On the other hand, whereas it was only possible to convert a patent application into a utility certificate application during the examination procedure, the reverse is now also possible. The request for conversion must be filed within eighteen months from the application filing or priority date and, in any case, before the completion of the technical preparations for publication. It results from this mechanism that, unlike a patent application filed as such at the initial stage, a patent application resulting from the conversion of a utility certificate application will often not have its preliminary search report at the publication stage. This will increase the time taken for examination and grant.

In practice: these amendments, balanced against the introduction of the examination of the inventive step of patent applications by the INPI, may induce adjustments in the filing options between patent and utility certificate.

The filing strategy will have to be defined bearing in mind that the utility certificate is not subject to the inventive step examination nor to the opposition procedure, contrary to what was envisaged during the preparatory work for this reform. Greater uncertainty as to its validity will therefore persist until its holder decides to invoke it against a third party in an infringement action, where it will have to provide a search report.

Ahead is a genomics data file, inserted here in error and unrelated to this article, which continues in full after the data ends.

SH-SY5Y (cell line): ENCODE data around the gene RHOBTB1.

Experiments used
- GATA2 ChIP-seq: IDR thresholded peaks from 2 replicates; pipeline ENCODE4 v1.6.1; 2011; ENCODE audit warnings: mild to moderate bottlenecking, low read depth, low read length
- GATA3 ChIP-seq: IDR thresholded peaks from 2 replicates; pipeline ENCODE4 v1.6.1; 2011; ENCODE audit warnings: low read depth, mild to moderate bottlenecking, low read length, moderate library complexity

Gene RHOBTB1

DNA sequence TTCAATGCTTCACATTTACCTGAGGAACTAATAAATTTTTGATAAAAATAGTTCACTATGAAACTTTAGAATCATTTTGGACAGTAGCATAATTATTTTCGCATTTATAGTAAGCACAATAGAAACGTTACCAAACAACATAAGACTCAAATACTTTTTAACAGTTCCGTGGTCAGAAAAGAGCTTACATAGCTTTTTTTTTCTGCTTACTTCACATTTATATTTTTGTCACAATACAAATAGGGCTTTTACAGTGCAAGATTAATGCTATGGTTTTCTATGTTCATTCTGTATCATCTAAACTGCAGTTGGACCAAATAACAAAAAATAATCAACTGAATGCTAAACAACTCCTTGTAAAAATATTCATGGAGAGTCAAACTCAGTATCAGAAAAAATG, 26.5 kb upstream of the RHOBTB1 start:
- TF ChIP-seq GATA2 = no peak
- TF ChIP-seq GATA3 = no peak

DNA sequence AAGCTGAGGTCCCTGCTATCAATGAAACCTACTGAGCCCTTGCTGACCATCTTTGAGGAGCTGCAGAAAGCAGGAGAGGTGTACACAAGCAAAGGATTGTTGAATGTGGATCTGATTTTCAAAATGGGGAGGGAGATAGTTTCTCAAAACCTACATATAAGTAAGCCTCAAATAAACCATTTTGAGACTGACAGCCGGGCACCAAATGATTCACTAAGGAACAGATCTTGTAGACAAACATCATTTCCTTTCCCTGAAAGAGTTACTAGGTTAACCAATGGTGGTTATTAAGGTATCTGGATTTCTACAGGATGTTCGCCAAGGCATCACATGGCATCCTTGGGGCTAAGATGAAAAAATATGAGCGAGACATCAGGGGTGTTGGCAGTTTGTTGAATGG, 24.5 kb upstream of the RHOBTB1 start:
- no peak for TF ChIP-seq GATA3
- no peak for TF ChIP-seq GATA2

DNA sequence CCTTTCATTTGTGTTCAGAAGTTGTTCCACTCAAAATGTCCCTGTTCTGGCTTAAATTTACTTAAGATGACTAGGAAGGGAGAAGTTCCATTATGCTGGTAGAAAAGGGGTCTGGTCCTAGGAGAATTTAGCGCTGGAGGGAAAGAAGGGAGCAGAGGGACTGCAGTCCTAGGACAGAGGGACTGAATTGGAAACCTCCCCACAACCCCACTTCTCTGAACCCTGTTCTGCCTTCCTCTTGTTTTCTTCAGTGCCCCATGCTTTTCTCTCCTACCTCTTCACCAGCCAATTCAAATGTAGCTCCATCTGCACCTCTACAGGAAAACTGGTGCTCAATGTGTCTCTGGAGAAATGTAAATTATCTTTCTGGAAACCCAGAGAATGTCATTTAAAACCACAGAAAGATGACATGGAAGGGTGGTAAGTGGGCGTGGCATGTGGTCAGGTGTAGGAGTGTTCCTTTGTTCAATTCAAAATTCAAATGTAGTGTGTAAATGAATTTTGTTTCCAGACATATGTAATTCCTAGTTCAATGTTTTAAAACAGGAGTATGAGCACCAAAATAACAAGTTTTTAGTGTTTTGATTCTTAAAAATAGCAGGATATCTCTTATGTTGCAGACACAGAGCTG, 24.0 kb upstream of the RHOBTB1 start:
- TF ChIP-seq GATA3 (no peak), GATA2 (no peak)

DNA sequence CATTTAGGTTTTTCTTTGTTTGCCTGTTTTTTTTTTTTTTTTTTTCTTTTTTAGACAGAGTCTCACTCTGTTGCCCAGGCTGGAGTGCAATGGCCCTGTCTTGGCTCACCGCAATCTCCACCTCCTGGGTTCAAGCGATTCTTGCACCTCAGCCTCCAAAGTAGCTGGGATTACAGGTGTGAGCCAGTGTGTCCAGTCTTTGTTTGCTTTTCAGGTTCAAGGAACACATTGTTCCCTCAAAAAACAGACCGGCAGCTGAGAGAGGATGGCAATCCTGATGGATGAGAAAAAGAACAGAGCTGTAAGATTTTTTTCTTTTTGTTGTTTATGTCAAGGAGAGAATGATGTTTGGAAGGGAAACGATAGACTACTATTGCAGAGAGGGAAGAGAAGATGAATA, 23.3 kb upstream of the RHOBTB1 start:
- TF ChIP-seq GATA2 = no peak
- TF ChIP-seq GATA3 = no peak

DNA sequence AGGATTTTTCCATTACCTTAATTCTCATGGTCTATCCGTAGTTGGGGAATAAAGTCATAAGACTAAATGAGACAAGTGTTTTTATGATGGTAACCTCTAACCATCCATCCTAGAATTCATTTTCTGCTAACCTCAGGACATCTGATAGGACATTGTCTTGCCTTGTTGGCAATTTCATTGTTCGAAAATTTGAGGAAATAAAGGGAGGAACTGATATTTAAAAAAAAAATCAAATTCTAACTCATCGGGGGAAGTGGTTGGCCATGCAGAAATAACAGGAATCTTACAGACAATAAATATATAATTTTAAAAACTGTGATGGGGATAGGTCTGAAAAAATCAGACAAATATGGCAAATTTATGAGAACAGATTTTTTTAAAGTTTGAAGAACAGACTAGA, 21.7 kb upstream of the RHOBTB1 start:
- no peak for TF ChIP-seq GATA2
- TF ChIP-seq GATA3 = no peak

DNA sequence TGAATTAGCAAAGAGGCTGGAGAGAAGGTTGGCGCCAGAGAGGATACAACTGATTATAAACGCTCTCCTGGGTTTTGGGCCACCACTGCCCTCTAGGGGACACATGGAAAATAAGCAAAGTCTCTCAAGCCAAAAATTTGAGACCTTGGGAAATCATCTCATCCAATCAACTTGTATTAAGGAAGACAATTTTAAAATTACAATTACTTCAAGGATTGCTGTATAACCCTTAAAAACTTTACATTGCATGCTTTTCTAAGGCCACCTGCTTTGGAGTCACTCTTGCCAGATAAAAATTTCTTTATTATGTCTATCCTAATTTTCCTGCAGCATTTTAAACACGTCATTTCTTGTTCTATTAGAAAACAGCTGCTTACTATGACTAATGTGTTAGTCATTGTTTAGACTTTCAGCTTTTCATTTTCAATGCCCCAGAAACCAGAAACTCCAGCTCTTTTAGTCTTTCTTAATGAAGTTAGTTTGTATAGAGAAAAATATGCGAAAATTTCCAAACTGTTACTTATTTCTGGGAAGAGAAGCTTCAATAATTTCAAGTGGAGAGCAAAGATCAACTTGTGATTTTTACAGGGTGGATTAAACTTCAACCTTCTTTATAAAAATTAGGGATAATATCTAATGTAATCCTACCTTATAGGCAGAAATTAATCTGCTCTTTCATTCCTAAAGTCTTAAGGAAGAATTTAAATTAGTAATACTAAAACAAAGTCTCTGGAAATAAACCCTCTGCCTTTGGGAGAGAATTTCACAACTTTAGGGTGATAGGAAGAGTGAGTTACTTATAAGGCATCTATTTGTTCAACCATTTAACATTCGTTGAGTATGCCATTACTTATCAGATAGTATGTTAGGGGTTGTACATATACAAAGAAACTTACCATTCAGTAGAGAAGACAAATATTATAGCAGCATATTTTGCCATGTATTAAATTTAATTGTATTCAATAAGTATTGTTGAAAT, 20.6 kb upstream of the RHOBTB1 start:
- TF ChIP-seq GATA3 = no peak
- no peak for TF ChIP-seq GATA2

What changes: the provisional patent application is created by Decree n°2020-15 of January 8th, 2020. It can be filed before the INPI by producing a request for grant, a description, drawings and payment of the filing fee within one month, the claims and the summary being optional. Within a period of 12 months from its filing or its internal priority date, its owner may “bring it into conformity”, i.e. convert it into an ordinary patent or utility certificate application, by producing the claims and paying research fee. Failing this, the provisional application shall be deemed withdrawn.

This mechanism will enter into force on July 1st, 2020.

In practice : compared to a patent or utility certificate application, the only interest of this provision lies in the possibility of further delaying of certain documents and in particular the claims, since a traditional patent application does not require claims to benefit from a filing date either.

However, the applicant should not neglect the drafting of his description, since it cannot be subsequently modified and will have a major impact on the content and scope of the future claims. In practice, this often leads to having to limit the subject matter claimed to only the combination of features initially described, without being able to use more generic formulations or to dissociate the essential features from those which might be optional. This tool therefore proves to be risky, and should only be considered in exceptional cases, for example in the event of imminent disclosure in an exhibition or a scientific publication. As a result, considering that a disclosure made on the same day of the application is not opposable, an urgent drafting of a patent with even a brief set of claims remains an option to be considered.